Thursday, May 21, 2009

The message of medians

Stephen J Gould's article, "The Median is not the Message" is a must read for everyone with any sort of cancer.

Results of particular treatments are usually reported as median survivals. This means the time at which 50% of people are dead and 50% are still alive. Medians are sensible figures when calculated on populations based on a normal distribution as represented by my second curve. But survival curves, as can be seen from the first illustration, do not look like this. They are extremely right skewed.

The median of the whole population is pressed up against the left hand edge of the graph at zero days because the normal distribution would contain all those who were going to get the cancer that we don't (and can't) know about. So we start on the downward slope from the time that the cancer is diagnosed. But that is a time some way into the disease. Some people are only diagnosed on the day that they die, having had the disease for many years undiagnosed. For CLL, we know that virtually all cases have had a long period when they had MBL before the diagnosis was makeable, and even when the diagnosis was makeable with a blood test, most people don't have blood tests.

On the survival curve, those with the most advanced and drug-resistant disease die soonest. By the time you get to the median survival the survivors are mainly those who had good prognostic factors at the beginning: low white count, no lymph nodes or spleen, mutated IgVH genes, low ZAP-70, low CD38 and del 13q14 on one chromosome. We know that some patients with these characteristics live out beyond 20 years and that they tend to die from old age. Indeed the ACOR list reported a man in New Mexico who had had the disease for 52 years. That survival curve had a very long tail indeed. As far as CLL is concerned the tail is abbreviated by the fact that everybody dies and that CLL patients cannot live longer than life itself. It is also a snapshot of the time it was drawn and it cannot take account of treatments that will appear in the next 20 years.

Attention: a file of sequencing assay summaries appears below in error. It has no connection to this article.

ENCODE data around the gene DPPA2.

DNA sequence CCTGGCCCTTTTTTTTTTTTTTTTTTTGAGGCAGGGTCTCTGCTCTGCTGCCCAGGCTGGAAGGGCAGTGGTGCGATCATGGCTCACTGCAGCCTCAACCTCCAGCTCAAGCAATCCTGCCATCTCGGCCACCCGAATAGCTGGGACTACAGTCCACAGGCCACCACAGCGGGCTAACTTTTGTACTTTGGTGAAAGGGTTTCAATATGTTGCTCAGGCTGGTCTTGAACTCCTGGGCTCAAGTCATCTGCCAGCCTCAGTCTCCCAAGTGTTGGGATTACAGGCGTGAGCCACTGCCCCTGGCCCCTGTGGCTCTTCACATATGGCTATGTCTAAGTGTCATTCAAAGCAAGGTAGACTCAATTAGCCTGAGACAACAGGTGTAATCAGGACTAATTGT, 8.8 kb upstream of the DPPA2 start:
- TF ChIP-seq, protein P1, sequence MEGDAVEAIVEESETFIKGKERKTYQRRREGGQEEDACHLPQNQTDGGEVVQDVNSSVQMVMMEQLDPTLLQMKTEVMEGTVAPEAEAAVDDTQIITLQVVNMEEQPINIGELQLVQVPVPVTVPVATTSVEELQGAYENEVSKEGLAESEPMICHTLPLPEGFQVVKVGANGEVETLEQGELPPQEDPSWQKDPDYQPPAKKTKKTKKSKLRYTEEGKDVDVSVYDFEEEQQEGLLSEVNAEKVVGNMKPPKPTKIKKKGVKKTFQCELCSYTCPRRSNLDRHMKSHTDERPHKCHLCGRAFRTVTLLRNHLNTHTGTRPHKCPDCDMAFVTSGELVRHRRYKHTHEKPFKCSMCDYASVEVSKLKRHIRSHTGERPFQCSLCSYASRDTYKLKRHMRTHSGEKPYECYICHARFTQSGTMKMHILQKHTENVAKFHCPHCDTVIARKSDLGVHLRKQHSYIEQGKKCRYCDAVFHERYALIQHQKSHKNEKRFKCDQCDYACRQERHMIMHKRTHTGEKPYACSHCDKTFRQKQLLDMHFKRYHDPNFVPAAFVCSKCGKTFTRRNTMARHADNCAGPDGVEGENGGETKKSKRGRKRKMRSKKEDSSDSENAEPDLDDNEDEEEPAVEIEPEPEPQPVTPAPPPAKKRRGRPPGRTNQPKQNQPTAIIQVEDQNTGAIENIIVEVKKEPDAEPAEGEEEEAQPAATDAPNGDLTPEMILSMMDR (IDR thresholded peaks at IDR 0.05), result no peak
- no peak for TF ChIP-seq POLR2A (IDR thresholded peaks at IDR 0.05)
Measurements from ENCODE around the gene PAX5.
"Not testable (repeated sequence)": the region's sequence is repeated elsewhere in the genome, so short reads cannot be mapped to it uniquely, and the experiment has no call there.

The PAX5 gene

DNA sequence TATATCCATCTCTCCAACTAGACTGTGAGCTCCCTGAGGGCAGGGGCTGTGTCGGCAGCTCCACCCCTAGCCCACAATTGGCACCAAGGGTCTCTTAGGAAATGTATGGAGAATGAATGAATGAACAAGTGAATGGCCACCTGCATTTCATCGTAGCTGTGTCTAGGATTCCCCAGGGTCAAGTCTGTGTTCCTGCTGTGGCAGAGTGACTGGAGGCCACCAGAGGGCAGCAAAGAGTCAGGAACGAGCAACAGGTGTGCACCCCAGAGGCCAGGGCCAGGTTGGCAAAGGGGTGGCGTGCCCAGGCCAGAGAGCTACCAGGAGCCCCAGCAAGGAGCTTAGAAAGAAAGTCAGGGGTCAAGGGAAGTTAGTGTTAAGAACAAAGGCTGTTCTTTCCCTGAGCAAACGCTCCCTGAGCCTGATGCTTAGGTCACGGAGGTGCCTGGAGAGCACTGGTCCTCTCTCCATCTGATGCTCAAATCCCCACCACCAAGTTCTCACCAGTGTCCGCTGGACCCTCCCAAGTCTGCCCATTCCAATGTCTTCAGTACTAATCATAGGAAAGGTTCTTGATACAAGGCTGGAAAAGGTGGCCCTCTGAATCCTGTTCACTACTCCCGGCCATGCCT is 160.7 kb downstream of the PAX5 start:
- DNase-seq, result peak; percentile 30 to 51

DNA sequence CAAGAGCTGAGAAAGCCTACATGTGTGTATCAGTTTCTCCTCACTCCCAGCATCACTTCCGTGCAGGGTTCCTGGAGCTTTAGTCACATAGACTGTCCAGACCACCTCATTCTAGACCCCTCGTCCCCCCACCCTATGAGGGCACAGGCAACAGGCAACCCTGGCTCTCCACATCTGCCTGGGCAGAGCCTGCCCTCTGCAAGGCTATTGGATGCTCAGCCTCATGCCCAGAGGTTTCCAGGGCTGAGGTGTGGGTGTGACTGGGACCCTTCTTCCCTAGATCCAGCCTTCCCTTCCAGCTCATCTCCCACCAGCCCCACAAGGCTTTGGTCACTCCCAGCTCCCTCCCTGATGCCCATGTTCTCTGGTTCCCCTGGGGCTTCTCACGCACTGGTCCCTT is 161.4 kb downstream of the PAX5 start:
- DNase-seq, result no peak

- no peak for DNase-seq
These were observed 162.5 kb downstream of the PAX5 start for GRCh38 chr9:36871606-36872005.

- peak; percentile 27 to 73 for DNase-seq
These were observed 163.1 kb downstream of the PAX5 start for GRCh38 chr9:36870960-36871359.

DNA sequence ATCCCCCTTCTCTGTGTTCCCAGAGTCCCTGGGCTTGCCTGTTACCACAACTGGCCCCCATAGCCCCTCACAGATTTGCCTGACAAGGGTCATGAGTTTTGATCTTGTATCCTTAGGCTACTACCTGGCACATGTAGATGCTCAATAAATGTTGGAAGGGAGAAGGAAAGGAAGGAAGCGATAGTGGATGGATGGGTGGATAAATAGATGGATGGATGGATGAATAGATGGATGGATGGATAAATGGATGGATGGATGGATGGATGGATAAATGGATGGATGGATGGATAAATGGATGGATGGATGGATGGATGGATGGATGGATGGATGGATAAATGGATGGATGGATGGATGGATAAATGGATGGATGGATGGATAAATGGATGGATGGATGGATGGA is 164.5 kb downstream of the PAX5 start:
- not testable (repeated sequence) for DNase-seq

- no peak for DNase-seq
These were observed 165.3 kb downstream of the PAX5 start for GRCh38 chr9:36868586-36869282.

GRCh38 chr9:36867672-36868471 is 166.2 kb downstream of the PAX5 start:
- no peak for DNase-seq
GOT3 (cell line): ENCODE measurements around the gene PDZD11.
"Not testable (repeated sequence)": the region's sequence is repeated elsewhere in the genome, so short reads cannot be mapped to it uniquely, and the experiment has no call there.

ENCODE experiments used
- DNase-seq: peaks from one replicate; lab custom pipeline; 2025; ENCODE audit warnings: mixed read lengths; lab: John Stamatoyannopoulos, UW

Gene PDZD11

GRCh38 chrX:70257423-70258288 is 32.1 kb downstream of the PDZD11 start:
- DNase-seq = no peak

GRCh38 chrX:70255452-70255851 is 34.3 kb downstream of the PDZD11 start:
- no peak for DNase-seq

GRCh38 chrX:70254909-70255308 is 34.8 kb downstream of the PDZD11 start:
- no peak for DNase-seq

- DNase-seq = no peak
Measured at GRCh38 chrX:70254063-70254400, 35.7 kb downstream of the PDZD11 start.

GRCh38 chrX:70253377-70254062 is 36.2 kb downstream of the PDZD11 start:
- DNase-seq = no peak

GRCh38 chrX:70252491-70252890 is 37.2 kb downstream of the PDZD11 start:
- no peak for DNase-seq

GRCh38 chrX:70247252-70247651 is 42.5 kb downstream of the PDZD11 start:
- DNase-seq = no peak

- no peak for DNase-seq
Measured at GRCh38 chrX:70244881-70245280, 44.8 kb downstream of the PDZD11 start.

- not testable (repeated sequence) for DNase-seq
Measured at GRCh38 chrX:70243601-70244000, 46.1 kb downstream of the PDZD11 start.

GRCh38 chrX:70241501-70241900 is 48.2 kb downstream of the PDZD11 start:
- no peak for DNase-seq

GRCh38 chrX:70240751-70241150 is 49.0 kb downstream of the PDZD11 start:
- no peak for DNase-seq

As far as my cancer is concerned, the median survival on this treatment is given as 22 months. But the 50% who die in this time are those who are really ill when they present, including those with massive liver secondaries, ascites, and bowel obstruction. I have all the good prognostic features: a primary so small as to be unfindable, localized spread, no liver involvement and no ascites, a well differentiated histology, low CEA levels, no symptoms and a 6 month observation which showed no progression on the CT scan. I should be on the right hand edge of the tail of that survival curve.


Burke said...

What is the median survival for cll patients today, Doctor Hamblin?

(Hope you feel better.)

Richard said...

Sorry to learn about your cancer. I hope the chemo side effects ease with time.

You helped so many of us when we were worried about our CLL be assured that we are all thinking of you now and wishing you the very best of outcomes. You deserve a survival at least 3 standard deviations above the mean.

You should start planning you trip to Minehead via the SWCP now!

Anonymous said...

Here's to the right! Your posts - regardless of subject - are always a treat. Your wisdom is so appreciated, your humor is delightful, and your willingness to share your knowledge is a blessing. You continue to be in my prayers.
Deb in Chicagoland (CLL)

Terry Hamblin said...

No-one really knows because the new definition has not been running long enough.

Marcia said...

Thanks for the reminder of how to think about medians and the normal distribution. I'm glad to hear your prognosis is far to the right of the curve.

Marilyn said...

Thank you, Dr. Hamblin. You gave a new perspective to this and some things to think about.

We so enjoyed seeing your video presentation at the CLL Conference in Niagara Falls last month. Thank you for that, too!

Hope your current course of treatment is effective and you are soon free to pursue your interests with your former strength.

Geroge said...

Along with the good prognostics, one del 13q14 seems to be normally sited. In my case all the usual prognostics are good, but my FISH and CGH indicate normal karotype. As far as I have been able to learned this means that the probes did not detect any abnormalities. I have never seen anything written about prognosis for normal karotype. Are you aware of any data on this class or the significance of this result?

Thanks for sharing your knowledge and expertise.

Best wishes for your treatment and recovery.


Terry Hamblin said...

Normal karyotypes usually have a prety good prognosis.

Anonymous said...

Hi Dr Terry,
It is heartening to hear of your very favourable prognostic factors and it is good to remind oneself of these. I attend my hematologist tomorrow re ?SMZL - pathology should be in from my splenectomy. Prognosis is certainly top of mind! Thanks for the helpful interpretation of "median survival". Wishing you the best.